Point 6. Well I'm not a flash bloke needing a Ferrari. The (r44) performance IS great - faster than B206 for HALF the fuel burn. Big margin between power allowed and what the engine can do (and it doesn't go 'POP' if you have to go there - ROBUST). Low revving - compared with other apps of same engine. (enough? - no? try hover at MAUW in B206 next to R44 .. look at margin).

Point 7. H369 changed from sensible shape to marketing nose job - never could understand that - Sadly I am a member of the 30% of people who thing functional elegance is beautiful. Boy the R44 is SLIPPERY ! (Any helicopter more so? Why are they all such illogical shapes?).

Point 8.
We all KNOW it can do this. - engendering fear of the edge in people is just fine... but don't USE that to beat them with

This new stuff about fatigue and wear in the mast and head - OH COME ON! Sure bearings wear - they get replaced! Mast are NOT failing through fatigue! - even though you wish they were - they DO NOT .. ARE NOT (I AM FATIGUED THOUGH!)

Incidentally - if you were fundamentally wrong ... could you admit it? .. I think I could but I think it would be harder for you... Anyhow I don't think I'll have to - and I doubt if you can... (now after so many years invested in this half baked 'anti theory'.)

I think you seem to half understand the subject - but not enough - to much 'black art' in your stuff - not enough understanding. I think you are clearly sincere in your belief. I wouldn't try and start designing helicopters though !!

Keep up the good work ... always good to stir a little thought in people..

Relax
C Ya
JOE
Robbies:
1.There are no misrigging accidents! (you can tell this by examining the wrecks)
2.You can fly it normally (perhaps a little sportily) - no problem.
3.You can massivly exceed cert. criterea (to prove certifiability of course) with no detrimental effect.
4.Fatigue problems are not a significant issue (you can tell this by examining the wrecks)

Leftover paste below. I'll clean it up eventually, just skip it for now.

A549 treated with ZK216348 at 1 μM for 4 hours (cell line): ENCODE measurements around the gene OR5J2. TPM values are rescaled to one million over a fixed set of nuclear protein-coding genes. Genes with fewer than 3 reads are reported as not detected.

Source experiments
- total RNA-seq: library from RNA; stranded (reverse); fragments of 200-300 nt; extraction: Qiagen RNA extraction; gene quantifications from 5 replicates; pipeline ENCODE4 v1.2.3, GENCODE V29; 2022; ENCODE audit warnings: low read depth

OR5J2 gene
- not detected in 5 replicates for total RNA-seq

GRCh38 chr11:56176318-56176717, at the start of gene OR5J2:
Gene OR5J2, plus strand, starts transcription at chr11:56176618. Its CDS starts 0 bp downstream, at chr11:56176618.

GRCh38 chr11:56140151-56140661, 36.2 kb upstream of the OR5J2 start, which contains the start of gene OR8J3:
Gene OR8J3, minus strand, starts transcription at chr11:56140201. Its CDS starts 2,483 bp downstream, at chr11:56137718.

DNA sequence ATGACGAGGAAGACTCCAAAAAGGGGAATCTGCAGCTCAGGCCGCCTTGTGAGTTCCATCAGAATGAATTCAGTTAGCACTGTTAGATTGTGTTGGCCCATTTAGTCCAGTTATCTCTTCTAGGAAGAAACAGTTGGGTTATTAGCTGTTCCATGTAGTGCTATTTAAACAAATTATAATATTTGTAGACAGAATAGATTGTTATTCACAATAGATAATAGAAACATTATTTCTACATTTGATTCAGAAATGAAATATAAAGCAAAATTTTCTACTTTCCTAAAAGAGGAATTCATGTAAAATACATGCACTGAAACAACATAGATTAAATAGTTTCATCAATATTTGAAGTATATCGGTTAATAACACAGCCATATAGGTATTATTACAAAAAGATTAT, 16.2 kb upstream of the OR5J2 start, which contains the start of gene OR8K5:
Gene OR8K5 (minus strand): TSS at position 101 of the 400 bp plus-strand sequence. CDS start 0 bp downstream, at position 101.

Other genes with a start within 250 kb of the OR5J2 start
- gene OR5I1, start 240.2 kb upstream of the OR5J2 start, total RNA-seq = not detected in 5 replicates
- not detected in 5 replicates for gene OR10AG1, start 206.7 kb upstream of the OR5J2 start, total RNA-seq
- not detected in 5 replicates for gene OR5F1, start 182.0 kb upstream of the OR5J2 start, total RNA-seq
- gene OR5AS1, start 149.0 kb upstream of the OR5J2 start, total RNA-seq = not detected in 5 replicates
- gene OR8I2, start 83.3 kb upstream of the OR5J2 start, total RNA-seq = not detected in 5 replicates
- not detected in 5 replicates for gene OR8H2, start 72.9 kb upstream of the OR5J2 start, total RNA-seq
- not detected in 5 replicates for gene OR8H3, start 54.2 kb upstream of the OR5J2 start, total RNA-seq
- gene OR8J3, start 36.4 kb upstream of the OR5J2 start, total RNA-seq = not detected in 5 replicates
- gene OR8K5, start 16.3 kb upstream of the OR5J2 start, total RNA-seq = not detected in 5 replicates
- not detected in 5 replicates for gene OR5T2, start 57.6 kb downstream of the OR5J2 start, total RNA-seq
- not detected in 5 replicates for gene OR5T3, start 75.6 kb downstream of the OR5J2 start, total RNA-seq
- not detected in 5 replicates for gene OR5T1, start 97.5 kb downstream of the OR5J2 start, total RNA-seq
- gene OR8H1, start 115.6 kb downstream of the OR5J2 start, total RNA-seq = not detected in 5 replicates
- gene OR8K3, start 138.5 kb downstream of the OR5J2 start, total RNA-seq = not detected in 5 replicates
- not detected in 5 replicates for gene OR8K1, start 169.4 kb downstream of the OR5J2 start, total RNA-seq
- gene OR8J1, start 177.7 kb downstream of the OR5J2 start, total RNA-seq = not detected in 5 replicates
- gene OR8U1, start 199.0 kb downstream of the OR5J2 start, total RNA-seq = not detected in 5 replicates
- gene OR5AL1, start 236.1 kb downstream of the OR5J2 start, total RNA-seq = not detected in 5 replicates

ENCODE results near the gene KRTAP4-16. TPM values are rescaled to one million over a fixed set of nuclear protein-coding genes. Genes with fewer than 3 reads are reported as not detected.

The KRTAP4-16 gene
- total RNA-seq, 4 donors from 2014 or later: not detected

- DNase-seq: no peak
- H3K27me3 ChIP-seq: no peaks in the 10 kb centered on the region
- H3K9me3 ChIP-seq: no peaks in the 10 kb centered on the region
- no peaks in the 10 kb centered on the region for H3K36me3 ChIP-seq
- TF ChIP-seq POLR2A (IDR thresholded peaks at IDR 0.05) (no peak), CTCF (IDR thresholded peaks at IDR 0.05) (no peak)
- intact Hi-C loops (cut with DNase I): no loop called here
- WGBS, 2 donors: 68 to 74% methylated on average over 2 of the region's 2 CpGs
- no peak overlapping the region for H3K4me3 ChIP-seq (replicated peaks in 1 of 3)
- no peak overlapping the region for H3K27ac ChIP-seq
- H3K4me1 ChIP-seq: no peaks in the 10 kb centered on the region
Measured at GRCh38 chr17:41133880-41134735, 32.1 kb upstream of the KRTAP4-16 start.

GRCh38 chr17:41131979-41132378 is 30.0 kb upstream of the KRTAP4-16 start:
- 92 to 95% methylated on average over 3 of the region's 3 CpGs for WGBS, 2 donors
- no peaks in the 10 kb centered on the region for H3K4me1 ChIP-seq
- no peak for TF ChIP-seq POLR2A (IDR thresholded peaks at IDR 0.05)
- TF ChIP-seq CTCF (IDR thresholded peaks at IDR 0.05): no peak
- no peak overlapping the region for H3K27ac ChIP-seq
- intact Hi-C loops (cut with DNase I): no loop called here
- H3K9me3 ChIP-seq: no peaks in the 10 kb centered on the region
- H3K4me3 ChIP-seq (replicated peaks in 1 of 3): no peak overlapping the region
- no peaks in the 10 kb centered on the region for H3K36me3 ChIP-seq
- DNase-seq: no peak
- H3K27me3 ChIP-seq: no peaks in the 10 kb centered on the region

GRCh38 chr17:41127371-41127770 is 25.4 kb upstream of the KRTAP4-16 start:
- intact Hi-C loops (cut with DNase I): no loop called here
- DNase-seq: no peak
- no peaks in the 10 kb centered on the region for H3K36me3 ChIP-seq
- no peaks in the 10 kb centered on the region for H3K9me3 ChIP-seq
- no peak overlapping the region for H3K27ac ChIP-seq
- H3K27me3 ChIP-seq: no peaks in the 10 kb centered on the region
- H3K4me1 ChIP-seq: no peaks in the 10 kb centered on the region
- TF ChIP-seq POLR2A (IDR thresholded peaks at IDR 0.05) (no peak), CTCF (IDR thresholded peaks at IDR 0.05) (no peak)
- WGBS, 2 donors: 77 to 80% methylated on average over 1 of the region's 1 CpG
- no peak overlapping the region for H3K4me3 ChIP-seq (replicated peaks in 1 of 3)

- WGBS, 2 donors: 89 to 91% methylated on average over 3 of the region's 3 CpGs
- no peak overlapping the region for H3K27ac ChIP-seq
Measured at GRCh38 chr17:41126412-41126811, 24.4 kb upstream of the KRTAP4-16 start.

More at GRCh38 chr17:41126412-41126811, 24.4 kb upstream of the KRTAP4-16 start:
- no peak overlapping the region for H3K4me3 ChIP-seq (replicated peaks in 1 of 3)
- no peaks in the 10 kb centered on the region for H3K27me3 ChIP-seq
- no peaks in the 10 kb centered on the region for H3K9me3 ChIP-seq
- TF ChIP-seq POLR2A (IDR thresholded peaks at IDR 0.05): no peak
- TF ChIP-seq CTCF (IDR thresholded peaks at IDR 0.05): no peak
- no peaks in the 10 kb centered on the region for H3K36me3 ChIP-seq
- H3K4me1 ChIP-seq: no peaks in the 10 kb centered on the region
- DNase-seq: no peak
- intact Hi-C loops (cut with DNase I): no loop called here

Chill..



[This message has been edited by JoePilot (edited 26 September 2000).]
 
Old 27th Sep 2000, 00:14
  #33 (permalink)  
JoePilot
Guest
 
Posts: n/a
Post

Burn the whiches! - Let science prevail!
 
Old 27th Sep 2000, 00:35
  #34 (permalink)  
hannes
Guest
 
Posts: n/a
Exclamation

good job JoePilot!!!
 
Old 27th Sep 2000, 04:20
  #35 (permalink)  
Lu Zuckerman
Guest
 
Posts: n/a
Thumbs down

To Joe Pilot:

It has occurred to me that you obviously love Robinson Helicopters and you will defend them to your death. That is an admirable characteristic but it seems that you are carrying it to extremes.

I know what you are thinking, “Look who’s talking”. The only point of my writing the report was to bring to the attention of the NTSB that they had not considered all of the factors in their final report. That report in case you are interested is titled SPECIAL INVESTIGATION REPORT:
ROBINSON HELICOPTER COMPANY R22 LOSS OF MAIN ROTOR CONTROL ACCIDENTS. The number of the report is PB96-917003 NTSB/SIR-96/03. In the report they overlooked the problems involved in the certification and the testing in order to gain certification. They did not look into the rotor head design and they did not look into the rigging procedure. It seems to me that the NTSB has seen the light although you haven’t as they are going to reopen their investigation on the basis of the report.

Your comment 3) It is also obvious that you have access to a very good engineering library as it seems you copied a textbook for the definition of fatigue. My point was that the mast and rotor system could develop fractures and or excessive wear due to the high flapping loads and /or the tendency for the blades to lead and lag. These loads are reacted by the through bolt (Teeter Bolt) and the rotor and the mast. The mast is subject to a cyclical twisting at twice the frequency of main rotor rotation and the holes that the teeter bolt passes through are subject to elongation due to the high frequency twisting loads. The mast fractures when the applied load exceeds the yield strength of the mast or, if the long-standing cyclic twisting loads and the high flapping loads cause a weakening of the metallic matrix of the mast.

Your comment 4) I would strongly suggest you keep your insurance up to date. As they say, Fate is the hunter. Another point made by you or one of the other contributors about lawyers being asses. They may seem that way to you but not to the families if you or any one else eats it in a crash. Lawyers like pilots and engineers have their place in society.